Snow avalanches affect transportation corridors and settlements throughout the world. For example, avalanches impact numerous roadways and subsequently commerce in the western United States1,2,3,4,5. Understanding avalanche processes and contributory climate and weather factors aids in local and regional avalanche forecasting operations and furthers our understanding of how changing climate related avalanche activity may impact society. Although weather directly influences snowpack structure and avalanches on daily to seasonal timescales, climate works as a background influence on snowpack characteristics that can ultimately drive the avalanche climate (e.g., coastal, continental)6,7,8 or prevalent avalanche problem type9. In addition, variability in synoptic-scale atmospheric circulation and persistent climate modes (i.e., ocean–atmosphere teleconnections such as the El Niño Southern Oscillation (ENSO) and the Pacific Decadal Oscillation (PDO)) can have substantial effects on snowpack processes10,11,12,13,14,15,16 as well as avalanche frequency and behavior17,18,19,20.

Recent studies in North America investigating the association between avalanche activity and long-term climate drivers highlight a complex relationship that is challenging to disentangle from short-term synoptic-scale weather patterns. Mock and Birkeland7 used principal component analysis (PCA) in their investigation of atmospheric circulation and avalanche climate associations and found the Pacific-North American (PNA) teleconnections (both phases) to be correlated with several avalanche-climate patterns. Fitzharris and Schaerer20 associated major avalanche winters at Rogers Pass, British Columbia, Canada, with either strong zonal flow that brought heavy snow and rising temperatures, or periods of sustained meridional flow resulting in extended cold and below average snowfall followed by wet storm systems from the Pacific. In Glacier National Park (GNP), Montana, Butler21 suggested these same patterns produce winters with extensive avalanching using historical local media reports, National Park Service ranger logs, and local accounts. The complexity of associating climate drivers or changes in climate to subsequent effects on large magnitude avalanching warrants careful analysis and cautious inference.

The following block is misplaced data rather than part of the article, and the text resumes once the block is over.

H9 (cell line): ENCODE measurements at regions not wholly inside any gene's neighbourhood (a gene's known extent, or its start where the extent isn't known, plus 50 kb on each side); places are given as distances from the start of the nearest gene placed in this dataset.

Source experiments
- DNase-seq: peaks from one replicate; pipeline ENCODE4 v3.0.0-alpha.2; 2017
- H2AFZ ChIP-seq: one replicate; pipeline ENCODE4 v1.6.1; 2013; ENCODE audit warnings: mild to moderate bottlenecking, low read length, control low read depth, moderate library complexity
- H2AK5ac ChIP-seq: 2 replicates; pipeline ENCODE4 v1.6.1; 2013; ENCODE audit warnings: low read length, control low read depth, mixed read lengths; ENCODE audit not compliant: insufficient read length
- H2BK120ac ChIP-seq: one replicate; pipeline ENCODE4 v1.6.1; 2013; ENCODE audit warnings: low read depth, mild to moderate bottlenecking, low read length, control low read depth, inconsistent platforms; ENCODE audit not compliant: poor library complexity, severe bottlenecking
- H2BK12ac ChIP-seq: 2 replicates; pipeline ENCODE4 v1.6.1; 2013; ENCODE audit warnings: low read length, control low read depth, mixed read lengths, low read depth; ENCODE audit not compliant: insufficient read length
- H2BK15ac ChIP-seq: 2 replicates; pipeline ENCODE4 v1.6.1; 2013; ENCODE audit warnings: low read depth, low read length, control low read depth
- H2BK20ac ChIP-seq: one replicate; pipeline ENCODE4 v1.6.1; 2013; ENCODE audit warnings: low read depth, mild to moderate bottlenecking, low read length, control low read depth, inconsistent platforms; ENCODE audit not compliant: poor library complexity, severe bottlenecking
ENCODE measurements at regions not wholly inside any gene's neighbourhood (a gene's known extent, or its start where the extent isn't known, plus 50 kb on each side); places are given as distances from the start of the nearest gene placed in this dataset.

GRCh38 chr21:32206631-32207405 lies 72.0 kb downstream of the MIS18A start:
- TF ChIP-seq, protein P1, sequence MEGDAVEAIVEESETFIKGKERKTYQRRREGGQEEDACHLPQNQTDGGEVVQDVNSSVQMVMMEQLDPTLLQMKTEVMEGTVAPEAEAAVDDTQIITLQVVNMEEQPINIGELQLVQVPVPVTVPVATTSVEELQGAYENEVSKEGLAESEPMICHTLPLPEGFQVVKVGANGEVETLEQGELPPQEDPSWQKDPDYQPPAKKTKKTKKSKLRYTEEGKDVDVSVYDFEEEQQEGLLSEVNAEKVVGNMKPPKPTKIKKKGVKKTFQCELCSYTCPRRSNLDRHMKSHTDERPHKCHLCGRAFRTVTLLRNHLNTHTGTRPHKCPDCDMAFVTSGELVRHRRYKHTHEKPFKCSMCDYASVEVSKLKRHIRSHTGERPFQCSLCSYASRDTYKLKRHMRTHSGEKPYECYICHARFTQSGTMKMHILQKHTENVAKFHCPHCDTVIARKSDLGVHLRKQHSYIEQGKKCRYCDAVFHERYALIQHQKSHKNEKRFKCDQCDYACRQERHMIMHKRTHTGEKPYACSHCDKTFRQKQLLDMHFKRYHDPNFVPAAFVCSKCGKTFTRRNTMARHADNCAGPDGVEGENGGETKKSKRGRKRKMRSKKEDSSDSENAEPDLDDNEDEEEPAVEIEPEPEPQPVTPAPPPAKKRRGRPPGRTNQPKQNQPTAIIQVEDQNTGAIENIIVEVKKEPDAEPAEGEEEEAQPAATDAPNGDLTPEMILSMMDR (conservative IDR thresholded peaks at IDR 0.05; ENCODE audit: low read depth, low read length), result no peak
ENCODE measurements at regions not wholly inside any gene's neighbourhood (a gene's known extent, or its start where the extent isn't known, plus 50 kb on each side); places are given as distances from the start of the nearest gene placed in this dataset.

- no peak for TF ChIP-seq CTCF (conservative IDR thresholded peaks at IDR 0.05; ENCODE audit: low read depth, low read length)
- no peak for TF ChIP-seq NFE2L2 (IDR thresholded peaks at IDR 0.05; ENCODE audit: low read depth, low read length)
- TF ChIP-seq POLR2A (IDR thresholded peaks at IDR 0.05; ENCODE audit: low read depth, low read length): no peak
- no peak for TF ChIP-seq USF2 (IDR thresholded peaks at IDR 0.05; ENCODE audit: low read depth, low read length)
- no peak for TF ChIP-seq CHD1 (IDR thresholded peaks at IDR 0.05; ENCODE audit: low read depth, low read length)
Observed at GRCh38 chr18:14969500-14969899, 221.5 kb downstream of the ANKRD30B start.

The effects of climate change and increasing winter air temperature on avalanche activity trends have only recently been examined. Bellaire et al.22 analyzed weather, snow, and avalanche data from Glacier National Park, British Columbia, Canada, between 1965 and 2014 and found several significant trends for weather and snowpack variables consistent with a warming climate, such as warmer temperatures and less snowfall over monthly and seasonal scales. Across the European Alps, studies on climate change effects on snow avalanches have come to differing conclusions. For example, in the Swiss Alps, Laternser and Schneebeli23 found a gradually increasing mean snow depth, persistence of continuous snow cover, and the number of snowfall days to increase until the 1980s, after which a significant decrease in each variable was evident. Though snow conditions had changed over a 50-year period, an associated long-term change in avalanche activity was not discernable24, indicating these indirect measures of accumulated snowpack may not capture conditions relevant to regional avalanche generation, or that changes in climate were not yet significant enough to change regional avalanche characteristics. In the French Alps, Eckert et al.25 found a general decrease in dry snow avalanches since the mid-1970s as well as an increase in runout altitude (i.e., a decreased runout distance), of infrequent, large magnitude avalanches from 1980 to 2000, suggesting a potential change in avalanche character from dry snow to wet snow avalanches. Similarly, Pielmeier et al.26 found an increase in the proportion of wet snow avalanches in the Swiss Alps from 1952 to 2013. Eckert et al.27, however, found no discernible change in overall avalanche occurrence processes that could be associated with climate change over the past 60 years in the northern French Alps.